Yes. I would take the little children in my lap and I would teach them that way. When a teacher shows such affection to the children, they feel protected, they feel like they are not far from home, they are just with another mother. I want teachers to be like that. I did not get to enjoy my own childhood. I want children to be pampered and loved and have a childhood. They are like rose petals, and we should treat them like that.

How do you promote the rights of children to go to school?

In my city, Gujranwala, over 20,000 children are child laborers making money for their families. My job is to reach out to those parents and to make them understand that even if they are not eating enough, even if their house is not good enough, education is more important. And my job is not to tell but to show the children that education is better than anything else.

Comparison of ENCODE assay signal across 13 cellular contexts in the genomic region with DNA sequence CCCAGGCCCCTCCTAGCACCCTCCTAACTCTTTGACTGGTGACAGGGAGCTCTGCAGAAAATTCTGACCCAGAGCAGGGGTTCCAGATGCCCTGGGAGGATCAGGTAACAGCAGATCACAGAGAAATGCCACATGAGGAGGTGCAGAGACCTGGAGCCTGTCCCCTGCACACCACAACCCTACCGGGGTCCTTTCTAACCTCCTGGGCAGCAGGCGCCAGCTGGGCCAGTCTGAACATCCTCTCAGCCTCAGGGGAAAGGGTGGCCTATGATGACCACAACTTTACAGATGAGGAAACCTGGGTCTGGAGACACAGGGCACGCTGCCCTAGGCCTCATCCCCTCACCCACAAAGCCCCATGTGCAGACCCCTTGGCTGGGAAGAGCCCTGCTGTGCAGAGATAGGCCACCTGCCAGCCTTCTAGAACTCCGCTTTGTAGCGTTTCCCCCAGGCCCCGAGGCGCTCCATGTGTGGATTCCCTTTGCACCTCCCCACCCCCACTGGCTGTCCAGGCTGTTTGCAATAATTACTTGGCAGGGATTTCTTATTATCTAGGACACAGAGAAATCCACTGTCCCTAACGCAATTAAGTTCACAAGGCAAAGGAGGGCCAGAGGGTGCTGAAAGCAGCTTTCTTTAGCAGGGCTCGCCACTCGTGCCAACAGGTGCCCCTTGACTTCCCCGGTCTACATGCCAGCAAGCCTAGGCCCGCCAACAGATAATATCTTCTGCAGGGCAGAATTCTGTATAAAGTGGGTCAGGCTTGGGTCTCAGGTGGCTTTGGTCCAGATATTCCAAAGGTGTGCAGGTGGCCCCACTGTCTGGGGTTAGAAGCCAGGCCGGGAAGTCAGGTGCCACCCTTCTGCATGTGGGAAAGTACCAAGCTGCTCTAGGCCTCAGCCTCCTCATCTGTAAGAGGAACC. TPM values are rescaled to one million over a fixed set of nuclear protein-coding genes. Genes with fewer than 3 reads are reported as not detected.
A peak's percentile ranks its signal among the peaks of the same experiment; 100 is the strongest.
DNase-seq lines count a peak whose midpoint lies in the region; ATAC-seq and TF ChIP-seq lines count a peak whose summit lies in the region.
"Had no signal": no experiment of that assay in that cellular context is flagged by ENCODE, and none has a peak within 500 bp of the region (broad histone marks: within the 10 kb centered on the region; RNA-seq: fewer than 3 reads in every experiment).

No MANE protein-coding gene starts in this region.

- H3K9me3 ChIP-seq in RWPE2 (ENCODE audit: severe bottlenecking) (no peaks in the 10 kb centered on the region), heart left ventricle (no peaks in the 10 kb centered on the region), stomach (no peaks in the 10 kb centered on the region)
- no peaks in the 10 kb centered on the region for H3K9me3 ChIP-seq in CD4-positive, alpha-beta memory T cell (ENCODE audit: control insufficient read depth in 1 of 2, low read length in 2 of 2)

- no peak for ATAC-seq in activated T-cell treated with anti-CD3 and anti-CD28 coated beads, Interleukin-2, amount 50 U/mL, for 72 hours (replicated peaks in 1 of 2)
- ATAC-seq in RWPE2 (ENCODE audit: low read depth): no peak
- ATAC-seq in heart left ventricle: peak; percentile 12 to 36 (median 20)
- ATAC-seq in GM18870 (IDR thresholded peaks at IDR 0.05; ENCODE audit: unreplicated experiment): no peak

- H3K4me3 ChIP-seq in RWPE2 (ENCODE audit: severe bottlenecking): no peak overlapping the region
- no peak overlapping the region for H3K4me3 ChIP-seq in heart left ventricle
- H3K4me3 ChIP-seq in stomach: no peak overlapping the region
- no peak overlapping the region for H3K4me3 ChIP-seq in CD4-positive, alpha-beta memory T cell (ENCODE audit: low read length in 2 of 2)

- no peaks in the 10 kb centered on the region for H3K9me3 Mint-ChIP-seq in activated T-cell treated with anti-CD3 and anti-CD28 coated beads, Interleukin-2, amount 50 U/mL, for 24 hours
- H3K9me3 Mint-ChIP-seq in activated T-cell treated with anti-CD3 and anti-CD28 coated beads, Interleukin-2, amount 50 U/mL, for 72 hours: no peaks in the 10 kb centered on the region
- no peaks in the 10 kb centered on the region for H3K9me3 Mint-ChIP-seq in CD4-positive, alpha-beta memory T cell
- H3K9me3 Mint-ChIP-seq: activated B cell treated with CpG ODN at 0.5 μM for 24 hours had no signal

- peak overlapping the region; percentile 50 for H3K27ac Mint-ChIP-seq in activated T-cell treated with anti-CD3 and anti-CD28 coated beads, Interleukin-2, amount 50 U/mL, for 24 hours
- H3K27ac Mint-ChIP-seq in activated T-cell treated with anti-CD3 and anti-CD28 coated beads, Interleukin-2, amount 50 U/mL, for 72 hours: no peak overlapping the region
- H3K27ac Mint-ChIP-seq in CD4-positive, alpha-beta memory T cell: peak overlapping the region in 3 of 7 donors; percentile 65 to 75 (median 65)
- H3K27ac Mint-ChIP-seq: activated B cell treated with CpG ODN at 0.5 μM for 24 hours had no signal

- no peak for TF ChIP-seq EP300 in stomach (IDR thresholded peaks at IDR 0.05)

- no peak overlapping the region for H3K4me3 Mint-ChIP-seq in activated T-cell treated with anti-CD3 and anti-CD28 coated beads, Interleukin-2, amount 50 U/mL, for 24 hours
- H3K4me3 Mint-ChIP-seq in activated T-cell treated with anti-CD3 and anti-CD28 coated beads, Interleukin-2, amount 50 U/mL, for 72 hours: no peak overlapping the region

How do you do that?

Through my love. Love is the language that everybody can understand. Love is the language that has no boundaries for religion or financial background. Love is everywhere and everyone needs love.

Freelancer Anya Kamenetz is the author of The Stolen Year. You can read more of her work at https://thegoldenhour.substack.com/

Copyright 2023 NPR. To see more, visit https://www.npr.org.

Anya Kamenetz is an education correspondent at NPR. She joined NPR in 2014, working as part of a new initiative to coordinate on-air and online coverage of learning. Since then the NPR Ed team has won a 2017 Edward R. Murrow Award for Innovation, and a 2015 National Award for Education Reporting for the multimedia national collaboration, the Grad Rates project.